Every Good Friday, Rachel Given thinks back to the Good Friday of 1999, when she didn’t know if she would live or die. Working in a hospital’s administrative office, not far from her home in Lagrange, Ohio, 25-year-old Rachel was having headaches and difficulty maintaining her balance. Tests revealed the presence of pediatric ganglioglioma, a rare form of brain cancer. While often curable, some patients have a grim prognosis if the tumor is in a hard-to-reach location. And Rachel’s was.
“The doctors were awesome. They helped me so much, and are the reason I’m still here,” Rachel said. “It was time for me to come back.”
So, on Good Friday 2018, she had returned to Cleveland Clinic’s Taussig Cancer Center, to once again express her thanks to the physicians who saved her life.
The reunion was with Gene H. Barnett, MD, now the director of Cleveland Clinic’s Rose Ella Burkhardt Brain Tumor and Neuro-Oncology Center, who flew back from Europe to perform Rachel’s surgery; David Peereboom, MD, a Cleveland Clinic medical oncologist specializing in the management of brain tumors; and Michael Steinmetz, MD, who was then a resident but is now Chairman of the Department of Neurosurgery.
Dr. Peereboom and Rachel, after her first surgery, and again 18 years later. (Courtesy: Rachel Given and Cleveland Clinic)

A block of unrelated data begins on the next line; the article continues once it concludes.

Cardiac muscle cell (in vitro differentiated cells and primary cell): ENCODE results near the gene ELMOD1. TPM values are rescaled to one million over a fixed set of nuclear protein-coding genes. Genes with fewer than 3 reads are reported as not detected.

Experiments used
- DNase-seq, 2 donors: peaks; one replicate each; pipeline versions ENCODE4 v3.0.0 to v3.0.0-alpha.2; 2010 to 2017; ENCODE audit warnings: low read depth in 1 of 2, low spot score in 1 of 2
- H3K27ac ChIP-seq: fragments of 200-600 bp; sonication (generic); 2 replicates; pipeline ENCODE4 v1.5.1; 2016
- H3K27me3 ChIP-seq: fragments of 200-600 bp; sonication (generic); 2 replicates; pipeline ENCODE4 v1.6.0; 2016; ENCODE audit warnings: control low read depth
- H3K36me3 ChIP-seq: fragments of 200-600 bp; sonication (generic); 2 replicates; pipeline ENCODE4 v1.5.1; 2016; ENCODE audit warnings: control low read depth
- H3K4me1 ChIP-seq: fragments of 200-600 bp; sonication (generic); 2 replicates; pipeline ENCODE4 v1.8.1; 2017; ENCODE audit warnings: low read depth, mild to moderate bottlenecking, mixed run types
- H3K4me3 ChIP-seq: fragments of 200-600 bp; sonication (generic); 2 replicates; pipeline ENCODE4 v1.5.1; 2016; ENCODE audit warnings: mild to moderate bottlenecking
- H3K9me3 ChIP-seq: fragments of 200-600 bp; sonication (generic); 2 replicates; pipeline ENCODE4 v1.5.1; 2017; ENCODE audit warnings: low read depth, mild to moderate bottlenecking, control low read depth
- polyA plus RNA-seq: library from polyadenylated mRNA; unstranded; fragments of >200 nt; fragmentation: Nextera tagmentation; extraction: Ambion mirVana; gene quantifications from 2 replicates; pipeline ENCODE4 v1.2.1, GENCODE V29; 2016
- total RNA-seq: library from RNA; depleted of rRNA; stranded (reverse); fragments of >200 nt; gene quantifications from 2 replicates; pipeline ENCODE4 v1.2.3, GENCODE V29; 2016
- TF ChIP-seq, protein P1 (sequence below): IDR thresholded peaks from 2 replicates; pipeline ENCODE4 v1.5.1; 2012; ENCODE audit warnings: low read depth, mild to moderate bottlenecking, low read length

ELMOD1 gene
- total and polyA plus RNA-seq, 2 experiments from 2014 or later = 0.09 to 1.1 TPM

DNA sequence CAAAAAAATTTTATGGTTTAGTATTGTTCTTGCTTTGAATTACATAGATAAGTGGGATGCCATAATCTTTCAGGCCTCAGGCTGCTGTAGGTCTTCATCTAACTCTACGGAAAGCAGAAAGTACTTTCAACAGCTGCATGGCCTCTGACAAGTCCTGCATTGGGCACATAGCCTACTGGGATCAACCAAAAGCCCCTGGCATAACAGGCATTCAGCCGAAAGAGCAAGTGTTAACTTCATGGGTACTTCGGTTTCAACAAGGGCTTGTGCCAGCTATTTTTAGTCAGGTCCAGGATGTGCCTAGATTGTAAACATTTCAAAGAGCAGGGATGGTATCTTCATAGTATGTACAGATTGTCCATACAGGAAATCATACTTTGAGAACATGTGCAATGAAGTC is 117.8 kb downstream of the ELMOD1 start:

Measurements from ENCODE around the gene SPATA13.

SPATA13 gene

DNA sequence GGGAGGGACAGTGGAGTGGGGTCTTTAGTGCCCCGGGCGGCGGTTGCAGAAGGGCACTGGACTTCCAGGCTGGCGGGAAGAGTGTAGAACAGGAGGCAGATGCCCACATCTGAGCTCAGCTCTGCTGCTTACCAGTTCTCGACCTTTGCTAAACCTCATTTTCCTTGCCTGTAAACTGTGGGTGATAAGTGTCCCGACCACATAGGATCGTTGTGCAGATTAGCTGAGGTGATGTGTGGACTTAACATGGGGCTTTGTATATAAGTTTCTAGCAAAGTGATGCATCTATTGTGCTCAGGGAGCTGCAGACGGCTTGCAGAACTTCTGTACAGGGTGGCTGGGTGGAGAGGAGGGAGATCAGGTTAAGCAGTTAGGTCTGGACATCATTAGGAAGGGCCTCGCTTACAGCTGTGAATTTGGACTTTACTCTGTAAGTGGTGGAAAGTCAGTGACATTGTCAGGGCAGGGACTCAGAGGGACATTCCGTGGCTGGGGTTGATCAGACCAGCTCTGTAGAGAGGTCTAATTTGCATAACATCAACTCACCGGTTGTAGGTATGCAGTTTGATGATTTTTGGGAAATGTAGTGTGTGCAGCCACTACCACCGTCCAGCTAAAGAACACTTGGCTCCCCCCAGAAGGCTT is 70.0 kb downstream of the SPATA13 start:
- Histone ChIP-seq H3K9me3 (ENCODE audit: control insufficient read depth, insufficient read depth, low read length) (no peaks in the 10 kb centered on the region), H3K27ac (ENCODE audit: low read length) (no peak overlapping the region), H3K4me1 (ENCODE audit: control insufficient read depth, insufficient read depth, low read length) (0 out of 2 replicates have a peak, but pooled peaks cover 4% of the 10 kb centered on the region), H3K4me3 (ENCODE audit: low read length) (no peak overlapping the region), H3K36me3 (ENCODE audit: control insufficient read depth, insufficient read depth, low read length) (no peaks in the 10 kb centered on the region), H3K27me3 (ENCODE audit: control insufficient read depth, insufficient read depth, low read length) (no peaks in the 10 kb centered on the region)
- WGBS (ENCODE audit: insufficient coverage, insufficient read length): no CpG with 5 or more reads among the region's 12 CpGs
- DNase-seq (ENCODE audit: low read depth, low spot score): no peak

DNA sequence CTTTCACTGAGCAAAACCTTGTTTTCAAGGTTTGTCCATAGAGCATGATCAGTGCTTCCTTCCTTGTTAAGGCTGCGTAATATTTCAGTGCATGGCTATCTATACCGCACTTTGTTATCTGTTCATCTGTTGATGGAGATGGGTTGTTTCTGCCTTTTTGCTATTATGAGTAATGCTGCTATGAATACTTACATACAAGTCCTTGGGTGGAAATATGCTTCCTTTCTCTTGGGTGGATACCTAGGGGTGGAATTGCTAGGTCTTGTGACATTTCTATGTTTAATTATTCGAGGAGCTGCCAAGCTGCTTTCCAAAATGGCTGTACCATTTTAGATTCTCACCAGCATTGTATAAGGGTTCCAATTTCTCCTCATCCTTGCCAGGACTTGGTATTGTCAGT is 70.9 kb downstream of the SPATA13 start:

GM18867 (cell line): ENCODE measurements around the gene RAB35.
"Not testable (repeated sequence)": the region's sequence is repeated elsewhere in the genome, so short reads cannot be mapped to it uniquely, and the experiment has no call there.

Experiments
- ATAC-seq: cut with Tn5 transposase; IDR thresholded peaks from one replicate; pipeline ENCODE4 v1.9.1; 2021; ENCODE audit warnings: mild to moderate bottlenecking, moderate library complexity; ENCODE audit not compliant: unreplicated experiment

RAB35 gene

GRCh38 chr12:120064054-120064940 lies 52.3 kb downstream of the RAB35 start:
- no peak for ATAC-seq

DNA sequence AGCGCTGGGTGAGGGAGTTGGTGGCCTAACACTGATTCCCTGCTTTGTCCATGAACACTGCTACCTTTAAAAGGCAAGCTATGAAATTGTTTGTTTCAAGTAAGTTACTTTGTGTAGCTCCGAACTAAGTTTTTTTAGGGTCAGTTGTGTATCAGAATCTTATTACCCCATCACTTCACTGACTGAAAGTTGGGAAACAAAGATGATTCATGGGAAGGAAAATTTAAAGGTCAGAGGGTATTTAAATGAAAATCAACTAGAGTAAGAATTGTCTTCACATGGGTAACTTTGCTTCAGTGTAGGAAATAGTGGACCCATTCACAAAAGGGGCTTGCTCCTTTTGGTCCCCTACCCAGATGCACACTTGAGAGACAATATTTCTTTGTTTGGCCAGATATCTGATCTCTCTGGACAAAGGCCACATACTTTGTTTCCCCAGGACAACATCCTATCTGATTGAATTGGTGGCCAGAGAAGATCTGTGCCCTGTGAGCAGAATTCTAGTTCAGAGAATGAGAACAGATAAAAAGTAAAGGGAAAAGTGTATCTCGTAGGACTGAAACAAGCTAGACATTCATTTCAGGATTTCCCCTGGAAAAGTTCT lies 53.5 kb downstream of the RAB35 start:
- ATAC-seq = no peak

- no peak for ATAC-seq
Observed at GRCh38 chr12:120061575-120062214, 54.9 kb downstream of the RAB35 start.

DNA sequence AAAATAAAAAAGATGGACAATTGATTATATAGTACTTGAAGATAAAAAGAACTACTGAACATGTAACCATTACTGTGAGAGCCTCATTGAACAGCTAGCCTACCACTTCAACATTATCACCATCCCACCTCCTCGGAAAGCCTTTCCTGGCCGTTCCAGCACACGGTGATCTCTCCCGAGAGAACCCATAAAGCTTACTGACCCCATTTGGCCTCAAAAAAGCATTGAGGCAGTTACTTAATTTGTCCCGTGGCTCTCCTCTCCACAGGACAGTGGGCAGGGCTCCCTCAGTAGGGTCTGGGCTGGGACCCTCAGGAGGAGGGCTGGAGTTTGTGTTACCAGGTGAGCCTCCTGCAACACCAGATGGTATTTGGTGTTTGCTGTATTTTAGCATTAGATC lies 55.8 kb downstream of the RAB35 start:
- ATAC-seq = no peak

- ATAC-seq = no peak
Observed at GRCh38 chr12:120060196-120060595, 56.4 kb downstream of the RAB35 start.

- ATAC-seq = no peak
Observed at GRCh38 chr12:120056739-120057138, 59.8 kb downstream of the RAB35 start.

“These moments are an encouragement for us to continue doing what we do.” Dr. Peereboom said. “Rachel is a picture of strength and hope. She fought and never turned back.”
As Rachel recalled, Dr. Barnett told her if the brain were the state of New York, Rachel’s tumor was located in Manhattan - in the brain stem and almost surgically out of reach. While he was able to remove some of the tumor, and chemotherapy treated what remained, most patients in that condition were not then expected to live a long life.
For years, Rachel avoided a return trip to Cleveland Clinic, worried a visit might make her anxious given the emotional journey surrounding her diagnosis, surgery and lengthy recovery. But she hopes her visit will encourage individuals currently going through a similar experience that they should remain hopeful.
“I keep hearing about so many people getting diagnosed with brain tumors, I think because the technology is so advanced to find them,” she stated. “I want to give them hope not to give up, no matter what the circumstances look like.”
Rachel Given hugging Dr. Barnett, for the first time, after brain cancer treatment, 18 years ago. (Courtesy: Cleveland Clinic)
Despite occasional bad days, when burdened by vertigo or headaches, Rachel lives a happy, productive life. She regularly serves as a mentor for troubled children at schools in Lagrange and has twice journeyed to the Dominican Republic to support doctors on medical mission trips.
“A lot of great things have happened in my life because of this brain tumor. Amazing things, actually. Every day, I feel, is a bonus,” Rachel said. “Every day I can get up, I’m grateful. And I want my doctors to know that.”
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